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Iran’s Move to Moderation

by Newsweek Pakistan

Atta Kenare—AFP

The re-election of Hassan Rouhani as president signals a desire for voting public to reject rightwing politics

The extremist clergy in Iran has been taught a lesson by the Iranian electorate: the people want the state to cool down in the neighborhood and engage at the global level, which means they agree with the “implied” restraint in the development of an Iranian nuclear bomb threatening both Saudi Arabia and Israel. President Hassan Rouhani won his second term with 57 percent of the vote while his opponent fellow-cleric, head of the chief shrine of Mashhad, Ebrahim Raisi got only 38 percent.

Iranian democracy is not perfect. Candidates are vetted and the man who vets them is the Supreme Leader Ayatollah Khamenei, who also wields the informal power of the Revolutionary Guard. He signaled agreement with Rouhani by making public his “doctrine of flexibility,” allowing the nuclear deal with America and its U.N. Security Council allies including China and Russia. He also “vetted” ex-president Mahmoud Ahmadinejad out of the contest probably because he knew which way the popular opinion had swung because of the economic hardship Iran’s challenging regional policies were attracting.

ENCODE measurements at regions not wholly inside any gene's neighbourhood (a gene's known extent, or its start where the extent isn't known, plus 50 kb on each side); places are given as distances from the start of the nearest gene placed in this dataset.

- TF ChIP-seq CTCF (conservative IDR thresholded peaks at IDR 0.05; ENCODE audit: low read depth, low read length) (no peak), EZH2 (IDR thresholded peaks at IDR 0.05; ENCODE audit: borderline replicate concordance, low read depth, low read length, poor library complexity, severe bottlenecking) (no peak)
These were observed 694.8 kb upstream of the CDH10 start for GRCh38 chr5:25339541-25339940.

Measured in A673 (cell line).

If Rouhani’s opponents thought they could get the more conservative countryside to oust him they were mistaken. Iran’s high literacy (especially among women)—unlike Pakistan’s relatively low one—dictated moderation. But the region is scared of the coming removal of sanctions from Iran and is happy that America seems set to renege on the nuclear deal.

Pakistan needn’t self-flagellate on being in the wrong regional camp. The fact is Iran has conducted its foreign policy in the isolationist groove since the rise to power of Imam Khomeini in 1979. The feeling in Pakistan is right: why join a sectarian gang of authoritarian states against neighboring Iran? But Pakistan has to wait till President Rouhani in his second term “engages” with the region and is no longer dangerously isolationist. He can afford it: Iran remains rich in oil and gas, and the rising imperium of China is interested in it.

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